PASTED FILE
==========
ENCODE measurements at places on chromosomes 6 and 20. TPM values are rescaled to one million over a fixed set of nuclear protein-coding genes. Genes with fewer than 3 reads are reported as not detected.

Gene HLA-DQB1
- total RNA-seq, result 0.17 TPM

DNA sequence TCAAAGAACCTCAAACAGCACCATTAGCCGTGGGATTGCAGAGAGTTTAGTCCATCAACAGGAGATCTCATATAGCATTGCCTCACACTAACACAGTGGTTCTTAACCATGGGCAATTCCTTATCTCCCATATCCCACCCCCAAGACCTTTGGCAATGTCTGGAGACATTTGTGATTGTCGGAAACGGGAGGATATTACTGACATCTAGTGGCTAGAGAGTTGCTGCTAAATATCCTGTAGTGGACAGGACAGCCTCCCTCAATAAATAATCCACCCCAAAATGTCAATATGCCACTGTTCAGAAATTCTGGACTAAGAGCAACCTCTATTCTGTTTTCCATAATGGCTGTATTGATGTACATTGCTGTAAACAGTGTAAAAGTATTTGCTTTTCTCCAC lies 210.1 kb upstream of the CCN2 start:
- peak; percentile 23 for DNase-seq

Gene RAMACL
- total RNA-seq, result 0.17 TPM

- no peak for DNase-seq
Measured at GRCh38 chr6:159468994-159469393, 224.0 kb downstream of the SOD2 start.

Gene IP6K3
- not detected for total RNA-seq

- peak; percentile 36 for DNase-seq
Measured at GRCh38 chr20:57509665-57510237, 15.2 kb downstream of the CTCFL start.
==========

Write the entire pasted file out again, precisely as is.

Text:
ENCODE measurements at places on chromosomes 6 and 20. TPM values are rescaled to one million over a fixed set of nuclear protein-coding genes. Genes with fewer than 3 reads are reported as not detected.

Gene HLA-DQB1
- total RNA-seq, result 0.17 TPM

DNA sequence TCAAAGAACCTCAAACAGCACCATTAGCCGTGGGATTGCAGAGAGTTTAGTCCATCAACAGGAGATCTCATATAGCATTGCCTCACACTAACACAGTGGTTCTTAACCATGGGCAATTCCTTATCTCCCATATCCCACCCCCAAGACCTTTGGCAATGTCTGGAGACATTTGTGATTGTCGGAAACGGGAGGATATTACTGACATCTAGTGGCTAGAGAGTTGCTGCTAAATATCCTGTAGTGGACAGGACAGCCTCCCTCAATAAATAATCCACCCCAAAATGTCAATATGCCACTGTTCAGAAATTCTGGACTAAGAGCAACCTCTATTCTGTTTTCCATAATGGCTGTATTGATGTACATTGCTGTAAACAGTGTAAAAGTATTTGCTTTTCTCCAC lies 210.1 kb upstream of the CCN2 start:
- peak; percentile 23 for DNase-seq

Gene RAMACL
- total RNA-seq, result 0.17 TPM

- no peak for DNase-seq
Measured at GRCh38 chr6:159468994-159469393, 224.0 kb downstream of the SOD2 start.

Gene IP6K3
- not detected for total RNA-seq

- peak; percentile 36 for DNase-seq
Measured at GRCh38 chr20:57509665-57510237, 15.2 kb downstream of the CTCFL start.